feeling garden overwhelm? joe lamp’l and i talk about management strategies

WHEN JOE LAMP’L emailed the other day to ask about how I deal with garden overwhelm, I thought: Do I tell him I sometimes just go upstairs with some goat cheddar and a pack of brown rice-tamari-seaweed crackers, and stream BBC procedural dramas?

I had a feeling that was the kind of answer he could come up with himself (though perhaps with a different menu). Hmmmm

I love talking to Joe, the host of the PBS show “Growing a Greener World,” and podcaster at JoeGardener dot com, so of course I said yes, and then I thought: but what is the secret? I have a 2.3-acre garden, and a limited budget for helpers. Plus: I set the bar pretty high and open for visitors’ tours a few times a season, so I cannot just avoid my chores, pretending there are no weeds or deadheads to tend to.

As those of you who have been around awhile know, in July sometime every year, I declare it Throw in the Trowel Week (Month?). I absolutely do get overwhelmed, but after all these years I know that’s part of the deal—during the heroic spring and fall cleanups, and also at the moment when spring is truly done and everything looks like hell. I know that then, or during drought or other high-drama weather stressors, I will feel undone. But I also know from decades of experience that this too shall pass.

As long as you have your list, that is, and know how to manage it—to cherry-pick through it each day or week for the task(s) that really cannot go unattended one more minute, and focus on those and only those.

Otherwise, I stagger around feeling like it’s all just too much (or go hide upstairs).

Other tactics I rely upon include knowing my weeds (you can’t fight back in a timely, effective manner otherwise), and using the right mulch the right way. Plus frankly, I look for reasons why certain areas don’t need such scrupulous, time-intensive attention. It turns out being a little messy can be good for cultivating beneficial insects, birds and more, while also lightening my load.

I hope you will go over to JoeGardener dot com and listen to our complete conversation, with details on all of that and more. And come to think of it maybe sample some of the other chats Joe and I have had, listed below, on podcasts or on his public-television program “Growing a Greener World.’ Like I said, I always enjoy a talk with him.

my past visits with joe lamp’l

  1. Carole Clarin says:

    “Focus on those and only those “. That’s probably what I don’t do! Looking at the lists I make each year, sometimes for each month beginning in April, some items keep reappearing like: test soil! Other tasks always interfere that are not on my list, however, I persist, I keep trying and will continue to do so-your encouragement always helps. Thanks again!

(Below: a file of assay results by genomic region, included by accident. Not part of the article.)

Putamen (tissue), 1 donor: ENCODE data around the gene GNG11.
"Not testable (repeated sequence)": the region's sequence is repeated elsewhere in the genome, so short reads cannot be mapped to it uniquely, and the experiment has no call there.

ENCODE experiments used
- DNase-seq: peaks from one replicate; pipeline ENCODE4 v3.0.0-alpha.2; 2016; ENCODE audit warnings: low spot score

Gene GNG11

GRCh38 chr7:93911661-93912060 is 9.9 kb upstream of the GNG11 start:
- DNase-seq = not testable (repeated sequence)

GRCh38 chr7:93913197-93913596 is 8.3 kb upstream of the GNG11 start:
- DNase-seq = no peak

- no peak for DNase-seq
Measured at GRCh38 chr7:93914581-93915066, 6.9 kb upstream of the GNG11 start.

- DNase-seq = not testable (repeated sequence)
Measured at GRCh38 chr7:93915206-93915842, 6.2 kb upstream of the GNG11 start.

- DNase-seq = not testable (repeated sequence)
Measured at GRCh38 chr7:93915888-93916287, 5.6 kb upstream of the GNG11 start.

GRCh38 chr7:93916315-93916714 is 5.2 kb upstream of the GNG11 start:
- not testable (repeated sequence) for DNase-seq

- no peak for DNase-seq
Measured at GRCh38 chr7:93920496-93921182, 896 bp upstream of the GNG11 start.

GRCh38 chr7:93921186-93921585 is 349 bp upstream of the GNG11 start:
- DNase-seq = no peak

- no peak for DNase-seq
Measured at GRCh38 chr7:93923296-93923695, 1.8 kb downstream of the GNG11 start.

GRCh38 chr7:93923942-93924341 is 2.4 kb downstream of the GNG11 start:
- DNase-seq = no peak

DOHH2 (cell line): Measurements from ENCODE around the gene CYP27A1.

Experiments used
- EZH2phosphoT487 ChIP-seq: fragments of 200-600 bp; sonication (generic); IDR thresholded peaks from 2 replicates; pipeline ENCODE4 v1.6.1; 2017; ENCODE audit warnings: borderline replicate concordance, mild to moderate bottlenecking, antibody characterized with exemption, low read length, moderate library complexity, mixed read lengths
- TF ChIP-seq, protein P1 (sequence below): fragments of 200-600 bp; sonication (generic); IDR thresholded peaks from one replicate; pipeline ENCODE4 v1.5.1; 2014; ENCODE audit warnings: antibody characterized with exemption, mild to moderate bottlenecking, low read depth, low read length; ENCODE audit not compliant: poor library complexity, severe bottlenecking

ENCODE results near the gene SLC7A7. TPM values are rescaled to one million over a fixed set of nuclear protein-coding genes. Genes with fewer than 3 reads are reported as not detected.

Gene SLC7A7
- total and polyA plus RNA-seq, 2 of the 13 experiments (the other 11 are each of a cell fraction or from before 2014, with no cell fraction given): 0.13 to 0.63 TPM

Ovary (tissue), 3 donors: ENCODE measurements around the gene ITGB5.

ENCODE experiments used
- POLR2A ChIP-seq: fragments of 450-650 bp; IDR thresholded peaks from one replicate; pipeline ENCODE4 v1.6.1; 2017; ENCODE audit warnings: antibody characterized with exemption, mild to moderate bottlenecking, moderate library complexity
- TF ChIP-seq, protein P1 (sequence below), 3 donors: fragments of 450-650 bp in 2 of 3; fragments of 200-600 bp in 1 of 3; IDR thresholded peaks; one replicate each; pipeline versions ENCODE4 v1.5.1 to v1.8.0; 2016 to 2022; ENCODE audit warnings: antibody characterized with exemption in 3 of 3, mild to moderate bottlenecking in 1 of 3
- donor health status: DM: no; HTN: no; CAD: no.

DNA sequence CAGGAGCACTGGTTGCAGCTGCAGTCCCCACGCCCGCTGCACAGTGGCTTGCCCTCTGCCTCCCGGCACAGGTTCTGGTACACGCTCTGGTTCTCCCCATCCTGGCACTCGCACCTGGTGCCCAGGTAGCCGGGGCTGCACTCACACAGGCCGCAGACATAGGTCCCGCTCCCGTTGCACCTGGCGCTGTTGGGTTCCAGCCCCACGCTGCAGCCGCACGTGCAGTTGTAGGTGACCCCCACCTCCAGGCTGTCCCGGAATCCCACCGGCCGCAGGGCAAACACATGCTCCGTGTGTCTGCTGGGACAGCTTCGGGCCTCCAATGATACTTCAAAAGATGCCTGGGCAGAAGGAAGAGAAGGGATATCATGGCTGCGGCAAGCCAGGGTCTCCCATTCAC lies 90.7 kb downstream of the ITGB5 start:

2. Sue McIver says:

    Don’t we all hit that wall at some point (or many points). One thing that has helped me of late has been to be a bit more detailed with my list so it doesn’t just say “hydrangea” but rather “prune hydrangea” or “move hydrangea to the bed by the garage” . Then when I’m feeling fried at least I don’t have to actually think to accomplish something, the thinkings already done. Glad to hear you’re still connecting with Joe. It was watching one of his shows that brought me to your book and your site. Thanks to both of you.

  3. Dalynn Sours says:

    I definitely have the “throw in the trowel” problem. I look at the amount of work in my relatively small garden & get overwhelmed. So then, nothing gets done & it really does get out of hand. I need to remind myself to “cherry pick” the tasks and look at one at a time rather than the whole mess. Thanks for the encouragement!

  4. Nancy says:

    This totally reinforces a lot of what I’ve been doing for years albeit in a somewhat different way and still thinking “it’s not working” because I still feel so overwhelmed at key times – spring, for sure, and, yes, now -late July, early August, and then again as the garden winds down – and I always feel that I’m never “done,” which, of course, I am not. It’s so helpful to know I’m not alone. Thank you for this.

  5. Heather says:

    As a weed scientist ( yes it’s a thing!) I have to say yes! yes! yes! to knowing your weeds. Besides being fascinating plants, it is definitely helpful to know their life histories in order to manage them better. And managing the weeds in a better way will go a long way in reducing some of the overwhelm.

  6. Sharon B. says:

    I read a story this week about Author Anne Lamott, in which she recounts a story about her brother in one of her books. Age 10 at the time of the story, her brother had waited until the last minute to complete a school assignment cataloging a large number of birds. He was feeling very hopeless when their father intervened. Mr. Lamott encouraged his son to not focus on the large task in front of him, but to instead take the task “bird by bird.”

    So, sometimes it’s useful to think “plant by plant,” instead of seeing a mass of work in the garden as a whole.

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